Return to Saudi Arabia

The Saudis were so impressed by our Apaches, that they bought some. And again, our group was again asked for volunteers to support these Saudi Apaches.

I accepted, for funds to pay my neighbor for a land deal; and, more importantly, because I was promised my own car to explore Arabia during my time off.

We qualified for every certification Lockheed Martin had, and then went to Florida for briefings, passports, immunizations, signing required documents, and packing clothing with other things we wanted to bring.

We then flew from Orlando to an airport where Saudia had a terminal. (Our contract required us to fly on the Saudi Arabian National Airlines.)

After clearing customs and collecting our luggage at the Riyadh airport, we boarded a motor-home type “bus” and went about 300 miles to King Khalid Military City near the Iraq/Kuwait border, only stoping for the driver to get off and pray.

They confiscated our US passports and gave Us internal booklets in Arabic for identification.

When it came time to get Saudi driver licenses, all we had was a list in Arabic with the needed passport information. I was chosen to translate that list into English, to take to the hospital to get our licenses. It kind of made sense for the hospital to produce Saudi driver’s licenses. Those licenses included blood type; so, all they had to do, was draw our blood and put the correct blood type on the license.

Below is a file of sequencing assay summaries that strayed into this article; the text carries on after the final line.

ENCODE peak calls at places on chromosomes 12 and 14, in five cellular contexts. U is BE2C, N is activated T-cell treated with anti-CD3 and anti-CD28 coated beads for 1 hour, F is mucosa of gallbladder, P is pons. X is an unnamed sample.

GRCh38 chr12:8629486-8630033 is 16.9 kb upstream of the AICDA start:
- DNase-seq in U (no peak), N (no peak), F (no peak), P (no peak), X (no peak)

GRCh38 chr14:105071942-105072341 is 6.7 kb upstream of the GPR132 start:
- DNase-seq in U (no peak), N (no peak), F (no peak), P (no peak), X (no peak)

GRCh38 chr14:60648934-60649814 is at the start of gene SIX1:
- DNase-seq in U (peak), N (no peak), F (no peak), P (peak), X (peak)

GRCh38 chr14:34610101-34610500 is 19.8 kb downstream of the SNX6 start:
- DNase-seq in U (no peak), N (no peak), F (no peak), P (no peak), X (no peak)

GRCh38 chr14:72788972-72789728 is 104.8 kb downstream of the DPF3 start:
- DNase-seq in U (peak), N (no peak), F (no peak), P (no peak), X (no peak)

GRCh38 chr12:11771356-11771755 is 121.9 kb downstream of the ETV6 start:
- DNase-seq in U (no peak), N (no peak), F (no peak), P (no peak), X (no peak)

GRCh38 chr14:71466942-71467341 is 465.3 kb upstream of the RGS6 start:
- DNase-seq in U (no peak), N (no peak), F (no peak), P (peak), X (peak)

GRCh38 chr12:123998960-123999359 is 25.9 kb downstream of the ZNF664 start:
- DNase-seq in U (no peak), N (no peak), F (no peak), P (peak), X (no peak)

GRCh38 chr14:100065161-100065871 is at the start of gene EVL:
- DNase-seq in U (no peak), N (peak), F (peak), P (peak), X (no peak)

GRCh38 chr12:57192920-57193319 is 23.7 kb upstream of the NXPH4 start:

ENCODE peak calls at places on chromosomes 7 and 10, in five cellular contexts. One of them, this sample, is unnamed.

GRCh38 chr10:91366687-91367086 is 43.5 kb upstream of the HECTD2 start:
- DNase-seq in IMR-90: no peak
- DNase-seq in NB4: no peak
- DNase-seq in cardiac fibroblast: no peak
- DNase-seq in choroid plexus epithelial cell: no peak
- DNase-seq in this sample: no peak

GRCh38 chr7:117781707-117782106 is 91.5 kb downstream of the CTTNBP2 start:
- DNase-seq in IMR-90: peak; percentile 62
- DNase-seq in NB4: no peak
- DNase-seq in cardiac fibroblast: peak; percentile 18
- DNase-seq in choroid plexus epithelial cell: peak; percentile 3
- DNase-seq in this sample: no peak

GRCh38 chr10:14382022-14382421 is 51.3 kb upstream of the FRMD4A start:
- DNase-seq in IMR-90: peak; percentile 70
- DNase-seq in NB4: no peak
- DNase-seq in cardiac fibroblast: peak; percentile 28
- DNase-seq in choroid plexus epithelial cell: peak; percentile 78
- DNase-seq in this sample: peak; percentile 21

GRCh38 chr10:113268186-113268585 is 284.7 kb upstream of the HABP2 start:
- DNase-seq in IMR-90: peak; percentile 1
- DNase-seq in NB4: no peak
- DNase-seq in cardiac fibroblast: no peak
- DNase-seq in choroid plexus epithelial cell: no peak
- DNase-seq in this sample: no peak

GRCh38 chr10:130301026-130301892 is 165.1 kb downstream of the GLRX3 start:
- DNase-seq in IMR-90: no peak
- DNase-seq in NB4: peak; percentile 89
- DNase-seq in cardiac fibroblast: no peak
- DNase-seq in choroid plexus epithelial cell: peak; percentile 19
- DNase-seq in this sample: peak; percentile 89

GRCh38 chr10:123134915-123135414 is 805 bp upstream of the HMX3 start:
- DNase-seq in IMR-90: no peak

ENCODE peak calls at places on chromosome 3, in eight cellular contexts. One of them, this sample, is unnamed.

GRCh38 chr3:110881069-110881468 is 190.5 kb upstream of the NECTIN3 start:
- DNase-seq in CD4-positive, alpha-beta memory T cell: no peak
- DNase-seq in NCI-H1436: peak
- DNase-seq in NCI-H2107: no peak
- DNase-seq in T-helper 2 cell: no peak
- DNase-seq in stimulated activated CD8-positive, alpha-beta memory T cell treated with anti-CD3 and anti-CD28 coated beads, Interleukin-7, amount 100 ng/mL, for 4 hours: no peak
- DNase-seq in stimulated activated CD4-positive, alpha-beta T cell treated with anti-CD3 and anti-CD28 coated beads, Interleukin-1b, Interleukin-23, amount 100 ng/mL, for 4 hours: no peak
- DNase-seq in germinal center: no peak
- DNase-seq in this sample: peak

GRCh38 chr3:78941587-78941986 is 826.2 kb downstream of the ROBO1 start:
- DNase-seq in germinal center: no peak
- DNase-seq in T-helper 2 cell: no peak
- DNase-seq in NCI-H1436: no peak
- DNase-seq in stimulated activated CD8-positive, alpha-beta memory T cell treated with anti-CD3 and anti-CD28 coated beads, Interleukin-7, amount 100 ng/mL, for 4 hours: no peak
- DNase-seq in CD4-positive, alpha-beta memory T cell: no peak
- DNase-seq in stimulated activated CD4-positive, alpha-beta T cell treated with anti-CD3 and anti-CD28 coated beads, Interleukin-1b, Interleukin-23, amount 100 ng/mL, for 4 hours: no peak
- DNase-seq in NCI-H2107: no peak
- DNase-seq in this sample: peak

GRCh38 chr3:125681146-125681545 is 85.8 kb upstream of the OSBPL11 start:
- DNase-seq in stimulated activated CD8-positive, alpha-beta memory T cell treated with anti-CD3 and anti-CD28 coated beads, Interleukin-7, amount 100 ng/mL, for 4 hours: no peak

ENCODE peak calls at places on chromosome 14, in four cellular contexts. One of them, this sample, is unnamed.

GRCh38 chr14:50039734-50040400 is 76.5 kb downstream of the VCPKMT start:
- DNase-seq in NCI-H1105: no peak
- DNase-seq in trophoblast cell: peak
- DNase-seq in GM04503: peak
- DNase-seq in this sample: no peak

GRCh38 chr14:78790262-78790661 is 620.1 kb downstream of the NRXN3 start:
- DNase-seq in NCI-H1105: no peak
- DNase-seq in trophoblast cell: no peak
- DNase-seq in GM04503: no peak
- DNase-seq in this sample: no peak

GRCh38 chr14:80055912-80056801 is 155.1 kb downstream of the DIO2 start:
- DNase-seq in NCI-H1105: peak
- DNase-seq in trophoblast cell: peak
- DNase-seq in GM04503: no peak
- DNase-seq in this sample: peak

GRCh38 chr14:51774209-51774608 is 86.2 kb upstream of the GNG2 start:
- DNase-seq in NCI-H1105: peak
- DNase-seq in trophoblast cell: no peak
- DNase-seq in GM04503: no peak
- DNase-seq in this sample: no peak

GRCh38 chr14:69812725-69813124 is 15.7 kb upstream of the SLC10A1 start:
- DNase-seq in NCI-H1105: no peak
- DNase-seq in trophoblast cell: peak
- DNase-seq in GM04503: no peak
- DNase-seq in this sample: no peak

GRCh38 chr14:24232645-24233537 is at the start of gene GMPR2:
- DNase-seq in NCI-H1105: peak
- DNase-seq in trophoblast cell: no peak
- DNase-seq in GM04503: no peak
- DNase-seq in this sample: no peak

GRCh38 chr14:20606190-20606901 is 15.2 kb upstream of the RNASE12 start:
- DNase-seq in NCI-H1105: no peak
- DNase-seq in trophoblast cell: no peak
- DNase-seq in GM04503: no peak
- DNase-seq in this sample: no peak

A Filipina nurse drew my blood; and, when I started speaking in Tagalog, some other muslim nurses from Mindanao showed up. We also conversed in English and Arabic. They made it plain, that their boss treated them much worse than they expected; but, until he returned their passports with permission to leave Saudi Arabia, there was nothing they could do.

The promised car for everyone was not funded by the Saudis. This in a way was good, because there was no right-of-way, and the winner in a collision had the best local connections and could afford a lawyer to “prove” that you could have avoided the accident at the last second. Also, aside from ending up with a free-roaming, road-ignoring camel in your face, there was no speed limit, and drivers usually exceeded 100 mph (or 162 kph on the speedometer).

At first, we went everywhere in those motor-home “buses”.

We worked Saturday to Wednesday; and, on Thursday there was a “bus” to Hafar Al Batin for shopping.